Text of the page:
Contemporary interest in the so-called ‘Arab Spring’ extends beyond the study of constitutional law or the field of legal studies more generally. One cross-cutting topic that has attracted the attention of jurists and non-jurists alike is the wave of constitutional changes that have accompanied the revolts that have occurred in many Arab countries since 2010. This scholarship generally either discusses constitutional changes in one country in particular or situates it within wider regional or international context. This paper focuses upon Egypt’s “semi-presidential government”, it draws upon scholarship that has been produced by both lawyers and non-lawyers. Specific emphasis will be placed upon constitutional articles that were introduced or re-confirmed, and which are essential preconditions if a system of government is to be considered semi-presidential. In addition, the article will also focus upon the question of how this constitution and regime impact upon the separation of powers, the rule of law and associated rights and freedoms.
This paper begins with a “post-Duvergerian definition”, which applies the term ‘semi-presidentialism’ to countries which satisfy two criteria: firstly, the executive should evidence the attribute of duality – this entails that the executive will be headed by a (often popularly elected) president, who will draw upon a more or less extensive list of prerogatives; in addition it will also include a prime minister and his/her cabinet, who are individually and collectively responsible to the Parliament and also to the President; secondly, it should be characterized by interdependency between the executive and the ‘House of Representatives’. The Government can therefore – usually subject to the approval of the President – dissolve the House and the House retains the right to ‘positively’ (power of vote) or ‘negatively’ indicate its confidence in the government or measures that it proposes. Once it is acknowledged that semi-presidentialism is a constitutional category within a democratic government that is grounded within the separation of powers, it becomes increasingly apparent that it is, in the aftermath of the Arab Spring and the effective or aspired transition to democracy, appropriate to apply this label to the Egyptian political system. This is reflected by the fact that external observers appear increasingly predisposed to describe the Egyptian system of government as ‘semi-presidential’.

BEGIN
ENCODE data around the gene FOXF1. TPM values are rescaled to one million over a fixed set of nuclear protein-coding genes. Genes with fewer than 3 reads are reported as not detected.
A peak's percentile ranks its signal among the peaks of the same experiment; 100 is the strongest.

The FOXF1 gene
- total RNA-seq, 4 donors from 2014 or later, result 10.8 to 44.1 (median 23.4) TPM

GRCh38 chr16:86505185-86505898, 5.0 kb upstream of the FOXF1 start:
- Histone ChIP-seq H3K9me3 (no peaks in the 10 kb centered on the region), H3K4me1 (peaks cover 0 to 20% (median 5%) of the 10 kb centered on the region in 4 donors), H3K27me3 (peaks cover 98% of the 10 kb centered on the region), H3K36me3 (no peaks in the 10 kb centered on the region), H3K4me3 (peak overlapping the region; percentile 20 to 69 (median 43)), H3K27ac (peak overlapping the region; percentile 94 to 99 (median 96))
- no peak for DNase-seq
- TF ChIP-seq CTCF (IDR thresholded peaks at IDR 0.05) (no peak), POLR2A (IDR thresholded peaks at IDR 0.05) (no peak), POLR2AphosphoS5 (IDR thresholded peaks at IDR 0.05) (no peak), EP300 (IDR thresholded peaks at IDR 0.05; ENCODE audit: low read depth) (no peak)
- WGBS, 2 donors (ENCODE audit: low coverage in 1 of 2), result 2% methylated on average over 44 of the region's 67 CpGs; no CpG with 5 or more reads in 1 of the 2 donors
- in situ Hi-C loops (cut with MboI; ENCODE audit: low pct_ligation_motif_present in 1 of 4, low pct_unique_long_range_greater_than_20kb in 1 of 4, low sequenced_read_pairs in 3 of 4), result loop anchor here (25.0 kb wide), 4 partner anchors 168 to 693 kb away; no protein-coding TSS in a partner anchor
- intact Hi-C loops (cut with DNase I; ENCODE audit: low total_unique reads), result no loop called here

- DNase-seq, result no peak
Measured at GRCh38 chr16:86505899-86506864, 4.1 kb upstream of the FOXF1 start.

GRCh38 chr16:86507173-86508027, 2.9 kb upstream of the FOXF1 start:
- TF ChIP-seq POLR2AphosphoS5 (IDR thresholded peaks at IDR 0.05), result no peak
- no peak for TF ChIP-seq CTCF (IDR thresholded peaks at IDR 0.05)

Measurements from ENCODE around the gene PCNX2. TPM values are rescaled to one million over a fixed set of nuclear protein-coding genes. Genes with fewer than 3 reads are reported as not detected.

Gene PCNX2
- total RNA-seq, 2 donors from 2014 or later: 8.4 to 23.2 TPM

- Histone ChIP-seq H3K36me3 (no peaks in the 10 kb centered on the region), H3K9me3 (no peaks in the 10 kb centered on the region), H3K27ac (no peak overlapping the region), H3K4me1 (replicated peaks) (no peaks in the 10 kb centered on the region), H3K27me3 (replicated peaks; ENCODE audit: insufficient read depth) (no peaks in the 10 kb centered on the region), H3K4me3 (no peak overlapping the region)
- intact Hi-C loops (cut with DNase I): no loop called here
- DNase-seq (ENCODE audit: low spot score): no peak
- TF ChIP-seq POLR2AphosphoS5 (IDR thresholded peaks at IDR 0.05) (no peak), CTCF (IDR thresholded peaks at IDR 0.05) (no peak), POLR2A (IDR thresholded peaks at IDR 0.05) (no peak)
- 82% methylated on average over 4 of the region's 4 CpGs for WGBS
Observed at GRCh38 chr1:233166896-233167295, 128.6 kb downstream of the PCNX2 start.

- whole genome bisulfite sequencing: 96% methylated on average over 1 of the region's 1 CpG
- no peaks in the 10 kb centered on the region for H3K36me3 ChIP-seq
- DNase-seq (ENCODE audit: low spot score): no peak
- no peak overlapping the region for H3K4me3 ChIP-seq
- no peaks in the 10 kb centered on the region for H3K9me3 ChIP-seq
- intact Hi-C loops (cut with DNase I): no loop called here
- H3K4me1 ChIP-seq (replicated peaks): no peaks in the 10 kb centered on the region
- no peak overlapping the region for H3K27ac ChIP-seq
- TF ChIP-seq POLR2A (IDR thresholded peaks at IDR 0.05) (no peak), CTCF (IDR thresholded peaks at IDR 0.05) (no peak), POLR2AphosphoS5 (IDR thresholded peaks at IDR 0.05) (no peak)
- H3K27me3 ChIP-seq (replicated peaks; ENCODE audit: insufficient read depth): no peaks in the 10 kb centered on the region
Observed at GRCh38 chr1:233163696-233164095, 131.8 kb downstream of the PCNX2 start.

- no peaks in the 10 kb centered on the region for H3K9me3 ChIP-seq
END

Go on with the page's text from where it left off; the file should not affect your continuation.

This paper is hardly unique in finding the experience of the Weimar Republic to be an instructive point of engagement. A closer engagement with the literature reveals that it is increasingly recognized that the Weimar Republic was the first historical instance of what Duverger, in referring to the French Fifth Republic, would later label as semi-presidentialism. Cindy Skach, who has contributed extensively to the theorization of semi presidentialism as a constitutional category, has previously referred to empirical examples which include, inter alia, the Weimar Republic. Other scholars have instead approached and engaged the Weimar Republic through a more general interest in semi-presidentialism. I will proceed to demonstrate this point by applying the example of the Weimar Republic from three different angles. I will initially discuss the relationship between the constitution and the republic, and will seek to demonstrate how the drafting of a constitution, and the engineering of a political system can directly influence, or at the very least symbolize, the transition to democracy. I will then proceed to outline the different institutions that are required for a system to be considered semi-presidential in character.
Keywords: #Semi-presidentialism; #Weimar_Republic; #Egypt, #Constitutional_Law, #Constitution, Political System.
Khalil, Asem. Semi-Presidential’ Government in the Post Arab Spring’s Egypt: Insights from the Weimar Republic. Unpublished paper, 2017.
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